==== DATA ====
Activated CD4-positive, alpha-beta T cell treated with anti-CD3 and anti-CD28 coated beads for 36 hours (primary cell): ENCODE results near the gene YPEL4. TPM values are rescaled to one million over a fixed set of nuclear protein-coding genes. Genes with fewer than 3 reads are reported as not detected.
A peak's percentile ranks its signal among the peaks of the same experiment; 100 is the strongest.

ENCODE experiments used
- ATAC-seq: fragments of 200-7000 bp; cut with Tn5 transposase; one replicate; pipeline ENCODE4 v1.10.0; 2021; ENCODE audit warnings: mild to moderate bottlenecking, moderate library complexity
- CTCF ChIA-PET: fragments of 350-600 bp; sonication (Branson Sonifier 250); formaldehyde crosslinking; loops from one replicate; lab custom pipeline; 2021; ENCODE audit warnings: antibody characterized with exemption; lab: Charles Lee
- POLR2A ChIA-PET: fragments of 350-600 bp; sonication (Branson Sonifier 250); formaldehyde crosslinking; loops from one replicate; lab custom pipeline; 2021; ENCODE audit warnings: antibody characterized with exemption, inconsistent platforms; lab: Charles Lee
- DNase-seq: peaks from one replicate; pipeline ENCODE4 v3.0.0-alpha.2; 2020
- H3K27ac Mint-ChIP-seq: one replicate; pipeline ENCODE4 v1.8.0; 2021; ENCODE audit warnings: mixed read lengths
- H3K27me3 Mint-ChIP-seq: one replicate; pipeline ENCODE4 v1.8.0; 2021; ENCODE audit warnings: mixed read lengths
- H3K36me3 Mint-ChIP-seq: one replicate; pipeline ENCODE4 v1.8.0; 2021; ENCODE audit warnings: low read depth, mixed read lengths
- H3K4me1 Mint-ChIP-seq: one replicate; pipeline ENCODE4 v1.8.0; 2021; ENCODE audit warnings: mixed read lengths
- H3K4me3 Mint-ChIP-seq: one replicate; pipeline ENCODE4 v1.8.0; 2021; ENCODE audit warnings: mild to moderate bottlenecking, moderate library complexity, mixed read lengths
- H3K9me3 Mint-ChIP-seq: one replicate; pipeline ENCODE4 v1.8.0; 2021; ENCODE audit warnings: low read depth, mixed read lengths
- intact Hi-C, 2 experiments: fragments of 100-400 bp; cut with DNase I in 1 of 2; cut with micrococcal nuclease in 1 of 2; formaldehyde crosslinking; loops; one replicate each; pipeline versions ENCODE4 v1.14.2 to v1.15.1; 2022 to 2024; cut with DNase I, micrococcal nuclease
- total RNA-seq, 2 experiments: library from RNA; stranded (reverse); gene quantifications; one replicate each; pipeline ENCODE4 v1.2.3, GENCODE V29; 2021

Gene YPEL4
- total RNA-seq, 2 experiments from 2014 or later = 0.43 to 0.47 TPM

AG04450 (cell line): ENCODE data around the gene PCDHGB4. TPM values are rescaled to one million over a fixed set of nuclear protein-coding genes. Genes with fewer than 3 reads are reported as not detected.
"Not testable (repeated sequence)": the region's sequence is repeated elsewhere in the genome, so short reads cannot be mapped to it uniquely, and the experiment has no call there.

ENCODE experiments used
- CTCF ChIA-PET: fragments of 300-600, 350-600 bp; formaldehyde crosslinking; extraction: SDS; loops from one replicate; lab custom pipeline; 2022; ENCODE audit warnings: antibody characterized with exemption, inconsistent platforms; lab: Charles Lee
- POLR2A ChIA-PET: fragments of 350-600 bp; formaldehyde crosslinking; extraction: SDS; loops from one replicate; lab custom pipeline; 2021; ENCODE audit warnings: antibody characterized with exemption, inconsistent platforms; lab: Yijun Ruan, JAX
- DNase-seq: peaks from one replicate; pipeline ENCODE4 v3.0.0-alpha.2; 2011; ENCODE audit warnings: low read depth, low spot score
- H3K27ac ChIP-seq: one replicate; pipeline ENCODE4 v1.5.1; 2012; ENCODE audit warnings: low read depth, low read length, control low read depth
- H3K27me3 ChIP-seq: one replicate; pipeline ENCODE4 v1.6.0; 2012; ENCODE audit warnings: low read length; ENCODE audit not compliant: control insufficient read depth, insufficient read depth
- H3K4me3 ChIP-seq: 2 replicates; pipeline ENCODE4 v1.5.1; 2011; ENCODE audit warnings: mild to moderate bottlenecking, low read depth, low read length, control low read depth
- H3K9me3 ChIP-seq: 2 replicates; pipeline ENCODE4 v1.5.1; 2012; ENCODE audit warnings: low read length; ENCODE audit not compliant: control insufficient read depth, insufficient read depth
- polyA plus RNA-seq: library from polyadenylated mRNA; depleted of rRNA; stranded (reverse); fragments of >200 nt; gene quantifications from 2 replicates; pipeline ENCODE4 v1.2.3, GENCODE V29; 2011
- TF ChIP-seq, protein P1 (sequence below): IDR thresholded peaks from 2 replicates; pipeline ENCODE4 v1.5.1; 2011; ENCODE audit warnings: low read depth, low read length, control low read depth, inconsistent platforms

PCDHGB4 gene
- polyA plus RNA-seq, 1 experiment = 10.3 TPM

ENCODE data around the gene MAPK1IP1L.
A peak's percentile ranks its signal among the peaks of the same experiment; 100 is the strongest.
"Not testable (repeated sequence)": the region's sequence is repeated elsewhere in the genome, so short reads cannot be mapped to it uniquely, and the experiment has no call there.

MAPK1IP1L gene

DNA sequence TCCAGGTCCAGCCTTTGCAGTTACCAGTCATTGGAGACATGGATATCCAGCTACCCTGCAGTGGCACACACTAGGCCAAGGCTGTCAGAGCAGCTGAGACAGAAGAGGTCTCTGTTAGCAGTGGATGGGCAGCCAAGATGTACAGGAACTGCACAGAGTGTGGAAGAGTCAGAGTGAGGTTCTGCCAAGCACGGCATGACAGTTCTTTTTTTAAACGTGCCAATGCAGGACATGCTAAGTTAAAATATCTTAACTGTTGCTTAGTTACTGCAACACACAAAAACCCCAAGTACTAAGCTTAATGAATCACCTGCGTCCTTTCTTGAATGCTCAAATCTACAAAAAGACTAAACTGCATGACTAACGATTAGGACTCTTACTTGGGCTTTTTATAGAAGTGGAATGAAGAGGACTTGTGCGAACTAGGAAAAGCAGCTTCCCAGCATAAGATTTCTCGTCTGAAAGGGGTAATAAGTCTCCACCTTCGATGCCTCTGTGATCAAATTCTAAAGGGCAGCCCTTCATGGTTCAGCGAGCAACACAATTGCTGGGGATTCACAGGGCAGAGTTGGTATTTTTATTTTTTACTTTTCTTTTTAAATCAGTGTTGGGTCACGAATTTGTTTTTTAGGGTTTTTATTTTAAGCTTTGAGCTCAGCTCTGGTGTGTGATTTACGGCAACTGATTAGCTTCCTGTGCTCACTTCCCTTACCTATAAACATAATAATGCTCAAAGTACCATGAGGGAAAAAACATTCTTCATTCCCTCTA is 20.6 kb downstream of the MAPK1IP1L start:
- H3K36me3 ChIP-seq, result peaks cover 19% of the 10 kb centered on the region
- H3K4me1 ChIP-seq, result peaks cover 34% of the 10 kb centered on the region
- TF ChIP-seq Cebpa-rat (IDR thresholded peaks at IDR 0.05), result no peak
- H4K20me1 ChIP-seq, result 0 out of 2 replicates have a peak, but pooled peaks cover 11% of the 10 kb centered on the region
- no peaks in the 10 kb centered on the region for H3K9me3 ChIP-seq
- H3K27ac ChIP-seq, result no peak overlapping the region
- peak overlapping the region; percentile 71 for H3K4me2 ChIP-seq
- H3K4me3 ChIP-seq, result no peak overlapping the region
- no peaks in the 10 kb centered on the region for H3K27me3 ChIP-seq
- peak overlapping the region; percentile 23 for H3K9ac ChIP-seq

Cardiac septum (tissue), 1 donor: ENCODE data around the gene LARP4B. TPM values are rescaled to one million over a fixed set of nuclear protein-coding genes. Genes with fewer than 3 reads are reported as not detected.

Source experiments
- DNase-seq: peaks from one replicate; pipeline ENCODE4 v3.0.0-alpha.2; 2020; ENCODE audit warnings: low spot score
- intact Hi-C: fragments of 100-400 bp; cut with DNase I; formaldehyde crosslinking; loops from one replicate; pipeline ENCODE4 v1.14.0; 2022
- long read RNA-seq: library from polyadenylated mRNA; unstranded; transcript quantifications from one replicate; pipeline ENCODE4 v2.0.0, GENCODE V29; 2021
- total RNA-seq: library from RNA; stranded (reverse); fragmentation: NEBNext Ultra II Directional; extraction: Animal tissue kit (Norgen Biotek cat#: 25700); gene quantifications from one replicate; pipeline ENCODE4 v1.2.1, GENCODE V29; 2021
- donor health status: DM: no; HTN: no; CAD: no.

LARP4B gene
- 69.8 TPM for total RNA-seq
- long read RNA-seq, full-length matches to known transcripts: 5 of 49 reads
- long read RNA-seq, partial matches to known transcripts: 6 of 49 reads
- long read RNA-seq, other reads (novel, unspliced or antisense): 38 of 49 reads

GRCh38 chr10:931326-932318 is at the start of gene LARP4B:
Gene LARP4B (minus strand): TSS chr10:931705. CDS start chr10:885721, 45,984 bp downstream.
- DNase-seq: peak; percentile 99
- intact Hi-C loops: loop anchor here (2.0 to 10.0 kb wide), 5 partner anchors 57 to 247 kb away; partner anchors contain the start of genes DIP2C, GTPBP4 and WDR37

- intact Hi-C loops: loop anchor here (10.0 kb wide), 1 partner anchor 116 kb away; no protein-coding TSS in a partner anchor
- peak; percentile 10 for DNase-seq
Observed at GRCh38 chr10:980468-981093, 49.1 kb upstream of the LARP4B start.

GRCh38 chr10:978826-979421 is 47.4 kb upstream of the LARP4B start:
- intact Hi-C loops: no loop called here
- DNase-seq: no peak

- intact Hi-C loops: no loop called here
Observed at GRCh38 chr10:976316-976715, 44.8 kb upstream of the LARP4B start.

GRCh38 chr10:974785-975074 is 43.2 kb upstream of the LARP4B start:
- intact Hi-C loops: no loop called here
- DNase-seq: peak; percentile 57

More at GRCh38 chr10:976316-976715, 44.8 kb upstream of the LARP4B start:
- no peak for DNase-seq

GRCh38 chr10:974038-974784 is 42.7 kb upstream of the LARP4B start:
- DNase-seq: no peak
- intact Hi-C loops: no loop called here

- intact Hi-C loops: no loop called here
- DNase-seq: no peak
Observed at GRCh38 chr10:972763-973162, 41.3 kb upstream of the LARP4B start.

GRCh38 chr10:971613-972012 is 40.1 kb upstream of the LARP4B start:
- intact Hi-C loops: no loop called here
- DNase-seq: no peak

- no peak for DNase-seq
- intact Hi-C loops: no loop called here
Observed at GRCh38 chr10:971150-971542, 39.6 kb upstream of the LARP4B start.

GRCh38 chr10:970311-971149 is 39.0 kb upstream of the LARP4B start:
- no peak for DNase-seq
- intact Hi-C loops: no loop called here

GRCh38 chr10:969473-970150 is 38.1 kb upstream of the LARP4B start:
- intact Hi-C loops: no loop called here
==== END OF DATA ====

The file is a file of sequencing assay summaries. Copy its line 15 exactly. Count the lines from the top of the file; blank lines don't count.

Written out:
- total RNA-seq, 2 experiments: library from RNA; stranded (reverse); gene quantifications; one replicate each; pipeline ENCODE4 v1.2.3, GENCODE V29; 2021